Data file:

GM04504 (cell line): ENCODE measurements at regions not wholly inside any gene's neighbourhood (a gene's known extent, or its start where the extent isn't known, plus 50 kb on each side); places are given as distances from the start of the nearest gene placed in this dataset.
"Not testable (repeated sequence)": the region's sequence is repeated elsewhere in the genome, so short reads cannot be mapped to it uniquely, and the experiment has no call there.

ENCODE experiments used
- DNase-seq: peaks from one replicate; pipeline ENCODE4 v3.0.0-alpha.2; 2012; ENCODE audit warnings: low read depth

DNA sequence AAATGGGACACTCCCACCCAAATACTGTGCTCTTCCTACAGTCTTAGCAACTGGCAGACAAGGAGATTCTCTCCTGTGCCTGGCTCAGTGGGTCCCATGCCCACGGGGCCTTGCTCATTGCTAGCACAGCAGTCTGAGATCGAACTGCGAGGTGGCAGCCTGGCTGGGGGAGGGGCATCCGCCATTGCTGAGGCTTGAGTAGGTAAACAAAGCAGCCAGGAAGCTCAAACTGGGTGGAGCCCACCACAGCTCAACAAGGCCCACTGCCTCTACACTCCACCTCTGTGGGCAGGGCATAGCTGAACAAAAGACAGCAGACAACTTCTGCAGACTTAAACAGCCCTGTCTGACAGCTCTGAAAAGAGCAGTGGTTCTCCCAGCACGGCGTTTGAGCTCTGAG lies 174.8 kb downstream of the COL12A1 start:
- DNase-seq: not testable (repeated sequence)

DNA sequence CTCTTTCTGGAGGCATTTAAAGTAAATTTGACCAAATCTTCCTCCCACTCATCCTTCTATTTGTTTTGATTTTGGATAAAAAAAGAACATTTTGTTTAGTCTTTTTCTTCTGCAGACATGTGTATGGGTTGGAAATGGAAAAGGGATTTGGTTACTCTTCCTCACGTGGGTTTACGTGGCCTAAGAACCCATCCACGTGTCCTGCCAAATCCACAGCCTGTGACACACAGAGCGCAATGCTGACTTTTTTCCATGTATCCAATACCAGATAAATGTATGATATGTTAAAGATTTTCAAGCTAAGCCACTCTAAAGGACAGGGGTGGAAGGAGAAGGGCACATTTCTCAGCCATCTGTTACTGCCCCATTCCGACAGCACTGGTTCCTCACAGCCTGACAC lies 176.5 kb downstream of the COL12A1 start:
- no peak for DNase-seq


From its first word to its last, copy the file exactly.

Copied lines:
GM04504 (cell line): ENCODE measurements at regions not wholly inside any gene's neighbourhood (a gene's known extent, or its start where the extent isn't known, plus 50 kb on each side); places are given as distances from the start of the nearest gene placed in this dataset.
"Not testable (repeated sequence)": the region's sequence is repeated elsewhere in the genome, so short reads cannot be mapped to it uniquely, and the experiment has no call there.

ENCODE experiments used
- DNase-seq: peaks from one replicate; pipeline ENCODE4 v3.0.0-alpha.2; 2012; ENCODE audit warnings: low read depth

DNA sequence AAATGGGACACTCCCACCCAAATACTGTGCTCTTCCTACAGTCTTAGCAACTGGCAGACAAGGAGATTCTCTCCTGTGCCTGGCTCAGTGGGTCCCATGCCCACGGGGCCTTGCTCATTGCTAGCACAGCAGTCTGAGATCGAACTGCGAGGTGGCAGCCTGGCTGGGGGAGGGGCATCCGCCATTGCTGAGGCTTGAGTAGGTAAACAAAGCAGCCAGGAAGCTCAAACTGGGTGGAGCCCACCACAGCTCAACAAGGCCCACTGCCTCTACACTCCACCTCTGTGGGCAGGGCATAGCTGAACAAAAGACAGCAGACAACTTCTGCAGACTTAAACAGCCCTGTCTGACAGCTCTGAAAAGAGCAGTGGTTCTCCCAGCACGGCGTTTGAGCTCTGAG lies 174.8 kb downstream of the COL12A1 start:
- DNase-seq: not testable (repeated sequence)

DNA sequence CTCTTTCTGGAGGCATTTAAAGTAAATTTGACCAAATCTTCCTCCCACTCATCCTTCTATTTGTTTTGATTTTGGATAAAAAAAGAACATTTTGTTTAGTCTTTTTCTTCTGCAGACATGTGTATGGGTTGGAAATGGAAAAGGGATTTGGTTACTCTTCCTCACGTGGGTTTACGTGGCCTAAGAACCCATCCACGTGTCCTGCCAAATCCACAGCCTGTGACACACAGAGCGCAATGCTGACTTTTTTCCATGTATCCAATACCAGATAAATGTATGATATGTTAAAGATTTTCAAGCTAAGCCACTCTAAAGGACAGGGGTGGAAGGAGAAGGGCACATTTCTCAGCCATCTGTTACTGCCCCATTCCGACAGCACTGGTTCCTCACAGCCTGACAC lies 176.5 kb downstream of the COL12A1 start:
- no peak for DNase-seq